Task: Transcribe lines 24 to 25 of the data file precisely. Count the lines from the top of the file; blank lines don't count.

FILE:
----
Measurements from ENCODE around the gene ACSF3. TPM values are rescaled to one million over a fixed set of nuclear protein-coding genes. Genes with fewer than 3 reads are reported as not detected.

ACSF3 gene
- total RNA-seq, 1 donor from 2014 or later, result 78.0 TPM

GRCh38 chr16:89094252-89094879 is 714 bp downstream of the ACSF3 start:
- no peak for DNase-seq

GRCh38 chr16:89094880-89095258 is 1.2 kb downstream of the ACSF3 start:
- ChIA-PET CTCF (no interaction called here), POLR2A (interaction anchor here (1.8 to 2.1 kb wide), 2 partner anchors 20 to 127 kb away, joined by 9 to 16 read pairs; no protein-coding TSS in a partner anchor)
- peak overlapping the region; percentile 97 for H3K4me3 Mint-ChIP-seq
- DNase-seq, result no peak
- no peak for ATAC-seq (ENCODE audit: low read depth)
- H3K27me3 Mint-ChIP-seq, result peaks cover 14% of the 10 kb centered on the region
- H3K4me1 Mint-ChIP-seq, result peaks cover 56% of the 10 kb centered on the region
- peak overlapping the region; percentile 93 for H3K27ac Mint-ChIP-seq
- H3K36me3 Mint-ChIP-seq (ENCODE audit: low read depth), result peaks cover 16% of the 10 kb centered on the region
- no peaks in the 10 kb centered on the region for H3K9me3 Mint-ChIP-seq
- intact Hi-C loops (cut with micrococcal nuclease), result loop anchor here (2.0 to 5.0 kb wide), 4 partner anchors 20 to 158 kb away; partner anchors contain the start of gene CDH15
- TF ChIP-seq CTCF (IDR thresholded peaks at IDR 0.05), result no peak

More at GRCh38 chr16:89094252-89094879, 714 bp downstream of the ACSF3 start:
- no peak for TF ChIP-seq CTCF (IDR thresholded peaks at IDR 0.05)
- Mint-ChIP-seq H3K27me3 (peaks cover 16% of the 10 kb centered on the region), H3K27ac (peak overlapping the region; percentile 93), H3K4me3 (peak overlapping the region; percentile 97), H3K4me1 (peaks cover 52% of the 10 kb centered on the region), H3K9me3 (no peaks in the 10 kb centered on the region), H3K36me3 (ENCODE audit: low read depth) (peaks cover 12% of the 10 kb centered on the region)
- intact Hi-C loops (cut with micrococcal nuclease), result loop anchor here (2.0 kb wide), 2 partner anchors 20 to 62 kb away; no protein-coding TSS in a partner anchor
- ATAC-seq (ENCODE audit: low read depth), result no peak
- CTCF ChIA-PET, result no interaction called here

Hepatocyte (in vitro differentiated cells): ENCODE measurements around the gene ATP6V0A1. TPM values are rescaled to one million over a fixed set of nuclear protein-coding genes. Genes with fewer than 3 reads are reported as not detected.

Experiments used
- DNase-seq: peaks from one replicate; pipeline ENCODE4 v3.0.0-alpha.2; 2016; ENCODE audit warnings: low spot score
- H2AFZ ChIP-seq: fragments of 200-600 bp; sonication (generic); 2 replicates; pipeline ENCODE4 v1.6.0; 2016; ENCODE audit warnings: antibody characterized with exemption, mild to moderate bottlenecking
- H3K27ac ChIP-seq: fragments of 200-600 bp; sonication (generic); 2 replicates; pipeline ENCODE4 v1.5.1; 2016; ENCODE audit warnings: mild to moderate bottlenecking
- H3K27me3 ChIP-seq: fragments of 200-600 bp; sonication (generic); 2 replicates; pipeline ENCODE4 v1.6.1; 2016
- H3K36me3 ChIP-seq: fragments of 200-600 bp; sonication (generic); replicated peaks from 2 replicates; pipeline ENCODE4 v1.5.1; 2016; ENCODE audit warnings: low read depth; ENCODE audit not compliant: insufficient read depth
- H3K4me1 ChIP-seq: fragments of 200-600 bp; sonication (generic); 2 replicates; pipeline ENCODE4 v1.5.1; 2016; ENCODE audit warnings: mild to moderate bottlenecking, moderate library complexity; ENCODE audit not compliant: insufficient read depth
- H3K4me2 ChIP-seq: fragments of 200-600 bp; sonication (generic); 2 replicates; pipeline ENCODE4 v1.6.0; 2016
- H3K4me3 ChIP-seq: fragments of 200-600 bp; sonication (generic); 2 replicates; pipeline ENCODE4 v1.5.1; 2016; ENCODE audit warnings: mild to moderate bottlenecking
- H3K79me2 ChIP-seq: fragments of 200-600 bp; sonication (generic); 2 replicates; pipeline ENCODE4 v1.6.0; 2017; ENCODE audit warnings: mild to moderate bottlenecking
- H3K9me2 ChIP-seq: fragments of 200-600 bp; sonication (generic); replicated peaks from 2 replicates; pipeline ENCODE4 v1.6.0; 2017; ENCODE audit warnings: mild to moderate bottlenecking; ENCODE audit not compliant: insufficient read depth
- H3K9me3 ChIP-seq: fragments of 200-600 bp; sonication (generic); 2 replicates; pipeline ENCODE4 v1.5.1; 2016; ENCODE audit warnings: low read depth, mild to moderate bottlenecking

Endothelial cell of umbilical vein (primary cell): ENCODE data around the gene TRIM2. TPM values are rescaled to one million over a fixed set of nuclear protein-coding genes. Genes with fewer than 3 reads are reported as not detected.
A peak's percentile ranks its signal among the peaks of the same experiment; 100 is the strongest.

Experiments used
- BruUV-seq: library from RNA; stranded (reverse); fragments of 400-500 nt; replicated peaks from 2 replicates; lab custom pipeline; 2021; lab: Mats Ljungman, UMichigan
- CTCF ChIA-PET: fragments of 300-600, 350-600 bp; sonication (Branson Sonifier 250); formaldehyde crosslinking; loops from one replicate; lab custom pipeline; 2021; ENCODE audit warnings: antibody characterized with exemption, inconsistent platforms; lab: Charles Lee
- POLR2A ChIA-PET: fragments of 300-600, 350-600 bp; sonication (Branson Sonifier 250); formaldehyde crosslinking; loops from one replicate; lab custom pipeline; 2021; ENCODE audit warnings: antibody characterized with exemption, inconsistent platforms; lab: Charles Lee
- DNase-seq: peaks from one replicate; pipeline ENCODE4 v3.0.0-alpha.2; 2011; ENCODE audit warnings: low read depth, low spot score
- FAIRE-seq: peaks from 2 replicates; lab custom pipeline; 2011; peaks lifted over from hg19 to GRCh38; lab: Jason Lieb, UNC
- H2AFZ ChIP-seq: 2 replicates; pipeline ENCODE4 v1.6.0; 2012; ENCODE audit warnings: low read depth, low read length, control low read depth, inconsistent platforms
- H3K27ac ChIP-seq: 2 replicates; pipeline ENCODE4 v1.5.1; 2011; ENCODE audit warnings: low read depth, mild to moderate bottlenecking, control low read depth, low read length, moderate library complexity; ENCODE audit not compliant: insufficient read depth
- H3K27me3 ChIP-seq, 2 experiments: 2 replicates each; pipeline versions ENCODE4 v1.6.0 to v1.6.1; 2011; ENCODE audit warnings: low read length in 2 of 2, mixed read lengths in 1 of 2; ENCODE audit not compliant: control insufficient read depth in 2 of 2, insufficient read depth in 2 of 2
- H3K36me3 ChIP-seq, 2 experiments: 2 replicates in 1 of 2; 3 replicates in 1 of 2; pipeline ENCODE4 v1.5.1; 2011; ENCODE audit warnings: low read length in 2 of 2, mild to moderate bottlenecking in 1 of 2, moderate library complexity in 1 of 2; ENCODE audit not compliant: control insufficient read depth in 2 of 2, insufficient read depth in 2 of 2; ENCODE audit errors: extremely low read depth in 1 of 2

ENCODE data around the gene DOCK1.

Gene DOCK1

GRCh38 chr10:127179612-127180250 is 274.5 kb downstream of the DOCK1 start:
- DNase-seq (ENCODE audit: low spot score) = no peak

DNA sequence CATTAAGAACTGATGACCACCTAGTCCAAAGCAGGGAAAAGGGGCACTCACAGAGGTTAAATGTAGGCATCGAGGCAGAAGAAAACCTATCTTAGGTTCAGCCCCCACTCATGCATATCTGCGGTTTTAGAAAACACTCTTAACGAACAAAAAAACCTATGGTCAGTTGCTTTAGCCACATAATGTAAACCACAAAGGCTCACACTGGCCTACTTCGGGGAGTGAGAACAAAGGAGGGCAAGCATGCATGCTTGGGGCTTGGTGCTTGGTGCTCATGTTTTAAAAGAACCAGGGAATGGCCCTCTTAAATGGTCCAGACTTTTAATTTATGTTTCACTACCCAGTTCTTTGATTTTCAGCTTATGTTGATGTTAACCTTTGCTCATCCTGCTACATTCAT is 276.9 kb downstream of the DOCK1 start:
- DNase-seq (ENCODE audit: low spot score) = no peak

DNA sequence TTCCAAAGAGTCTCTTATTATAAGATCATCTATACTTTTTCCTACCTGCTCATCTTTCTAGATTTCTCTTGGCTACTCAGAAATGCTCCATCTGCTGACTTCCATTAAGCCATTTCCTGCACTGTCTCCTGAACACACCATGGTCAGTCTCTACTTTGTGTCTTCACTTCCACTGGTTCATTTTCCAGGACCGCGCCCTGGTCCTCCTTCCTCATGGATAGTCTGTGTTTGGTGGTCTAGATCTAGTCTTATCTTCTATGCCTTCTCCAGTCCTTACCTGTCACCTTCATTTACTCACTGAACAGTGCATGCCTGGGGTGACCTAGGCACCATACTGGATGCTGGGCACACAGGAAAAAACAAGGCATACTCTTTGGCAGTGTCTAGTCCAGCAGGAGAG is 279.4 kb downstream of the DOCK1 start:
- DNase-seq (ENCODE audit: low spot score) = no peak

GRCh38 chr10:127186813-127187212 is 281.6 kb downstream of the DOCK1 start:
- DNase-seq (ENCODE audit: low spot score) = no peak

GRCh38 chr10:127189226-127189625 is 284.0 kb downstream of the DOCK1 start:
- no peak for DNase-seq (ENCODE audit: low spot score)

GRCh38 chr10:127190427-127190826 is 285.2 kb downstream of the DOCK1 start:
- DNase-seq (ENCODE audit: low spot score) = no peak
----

Hepatocyte (in vitro differentiated cells): ENCODE measurements around the gene ATP6V0A1. TPM values are rescaled to one million over a fixed set of nuclear protein-coding genes. Genes with fewer than 3 reads are reported as not detected.

Experiments used